In cities, human lockdowns during the coronavirus pandemic have offered some respite to the natural world, with clear skies and the return of wildlife to waterways. Now evidence of a drop in underwater noise pollution has led experts to predict the crisis may also be good news for whales and other sea mammals.
Researchers examining real-time underwater sound signals from seabed observatories run by Ocean Networks Canada near the port of Vancouver found a significant drop in low-frequency sound associated with ships.
David Barclay, assistant professor of oceanography at Dalhousie University, the lead author of a paper reviewing the phenomena, examined sound power – a way of measuring “loudness” – in the 100 Hz range from two sites, one inland and one farther offshore. He found a significant drop in noise from both.
“Generally, we know underwater noise at this frequency has effects on marine mammals,” Barclay said.
“There has been a consistent drop in noise since 1 January, which has amounted to a change of four or five decibels in the period up to 1 April,” he said. Economic data from the port showed a drop of around 20% in exports and imports over the same period, he said.
The deep ocean site, around 60km from the shipping lanes and in 3,000 metres of water, also showed a drop in average weekly noise of 1.5 decibels, or around a 15% decrease in power, Barclay said. “This gives us an idea of the scale over which this reduction in noise can be observed.”
The reduction in ship traffic in the ocean, which Barclay compares to a “giant human experiment”, has had scientists racing to find out the effect on marine life.
“We are facing a moment of truth,” said Michelle Fournet, a marine acoustician at Cornell University, who studies humpback whales in south-east Alaska. “We have an opportunity to listen – and that opportunity to listen will not appear again in our lifetime.”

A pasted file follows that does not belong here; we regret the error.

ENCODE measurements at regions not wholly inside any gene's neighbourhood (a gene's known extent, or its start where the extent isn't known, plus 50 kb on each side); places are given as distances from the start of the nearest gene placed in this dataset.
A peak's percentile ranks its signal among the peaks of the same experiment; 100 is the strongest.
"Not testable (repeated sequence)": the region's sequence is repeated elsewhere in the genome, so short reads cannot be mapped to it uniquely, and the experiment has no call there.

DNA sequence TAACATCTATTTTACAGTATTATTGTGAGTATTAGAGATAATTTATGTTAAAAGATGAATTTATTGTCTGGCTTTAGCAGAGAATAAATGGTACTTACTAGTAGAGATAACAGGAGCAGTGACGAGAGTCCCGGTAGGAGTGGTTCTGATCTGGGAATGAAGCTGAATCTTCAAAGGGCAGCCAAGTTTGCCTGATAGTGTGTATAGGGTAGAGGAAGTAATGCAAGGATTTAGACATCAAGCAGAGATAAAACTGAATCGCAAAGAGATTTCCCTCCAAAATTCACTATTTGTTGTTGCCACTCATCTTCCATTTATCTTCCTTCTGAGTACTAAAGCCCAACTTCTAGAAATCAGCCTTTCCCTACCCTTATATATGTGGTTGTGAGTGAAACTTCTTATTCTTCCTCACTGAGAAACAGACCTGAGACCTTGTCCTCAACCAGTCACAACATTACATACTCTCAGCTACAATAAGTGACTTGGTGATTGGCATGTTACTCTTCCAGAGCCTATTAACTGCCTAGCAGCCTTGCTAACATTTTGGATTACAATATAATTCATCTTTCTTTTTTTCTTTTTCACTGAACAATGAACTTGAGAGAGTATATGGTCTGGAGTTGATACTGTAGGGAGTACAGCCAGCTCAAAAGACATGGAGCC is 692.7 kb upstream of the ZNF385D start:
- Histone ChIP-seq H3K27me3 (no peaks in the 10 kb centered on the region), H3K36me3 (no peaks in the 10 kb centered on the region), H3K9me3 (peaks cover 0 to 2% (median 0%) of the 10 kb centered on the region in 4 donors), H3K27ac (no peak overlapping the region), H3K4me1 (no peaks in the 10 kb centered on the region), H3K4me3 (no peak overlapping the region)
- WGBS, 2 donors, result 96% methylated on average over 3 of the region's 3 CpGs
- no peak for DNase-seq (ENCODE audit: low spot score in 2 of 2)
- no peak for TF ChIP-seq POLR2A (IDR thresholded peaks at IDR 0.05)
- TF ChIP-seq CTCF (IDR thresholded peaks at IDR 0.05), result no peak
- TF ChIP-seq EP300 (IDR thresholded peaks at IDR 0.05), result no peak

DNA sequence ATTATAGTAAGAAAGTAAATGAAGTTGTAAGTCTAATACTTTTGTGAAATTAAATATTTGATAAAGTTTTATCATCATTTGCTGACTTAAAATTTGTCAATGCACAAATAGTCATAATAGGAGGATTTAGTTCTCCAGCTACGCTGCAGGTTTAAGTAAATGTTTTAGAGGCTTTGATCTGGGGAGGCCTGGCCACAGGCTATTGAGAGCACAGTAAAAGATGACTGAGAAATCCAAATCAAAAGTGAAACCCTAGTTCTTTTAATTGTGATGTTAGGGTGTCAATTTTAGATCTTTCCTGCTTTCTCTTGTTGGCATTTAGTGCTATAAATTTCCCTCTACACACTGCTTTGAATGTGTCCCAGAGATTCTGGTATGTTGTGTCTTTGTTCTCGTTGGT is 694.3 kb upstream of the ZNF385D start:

Following the terrorist attacks of 9/11, when ship and air traffic fell in North America, US researchers were similarly able to study whales in a quieter ocean, with a landmark study concluding that ship noise was associated with chronic stress in baleen whales.
“We have a generation of humpbacks that have never known a quiet ocean,” said Fournet, whose work has shown that the whales alter their calling behaviour in response to a noisy ocean.
Late April usually marks the beginning of the cruise ship season in south-east Alaska, with the boats docking at Vancouver before heading north. This year the health crisis has halted them.
“What we know about whales in south-east Alaska is that when it gets noisy they call less, and when boats go by they call less,” said Fournet.
“I expect what we might see is an opportunity for whales to have more conversation and to have more complex conversation.”
Ocean scientists worldwide, many of whom are unable to carry out practical work due to the pandemic, are desperate to collect data from this once-in-a lifetime opportunity to listen.
Nathan Merchant, a bioacoustics expert at the UK government’s Centre for Environment, Fisheries and Aquaculture Science (Cefas) in Lowestoft, said: “We are on tenterhooks waiting to see what our records are saying.”
Cefas has hydrophones to collect noise date on four sites: two in the North Sea, one in Plymouth and one near Bangor.
Merchant said there have been international efforts to coordinate the work of monitoring underwater noise.
“We will be looking at how the coronavirus is affecting underwater noise throughout Europe, so this work out of Canada will be the first of many,” he said.
He and his colleagues have long been discussing how they could ever conduct an experiment to make the ocean quieter, in order to find out what benefit it would have.
“We have this natural experiment going on. Of course it is a terrible crisis, but we may as well get on and look at the data, to find out what effect it is having.”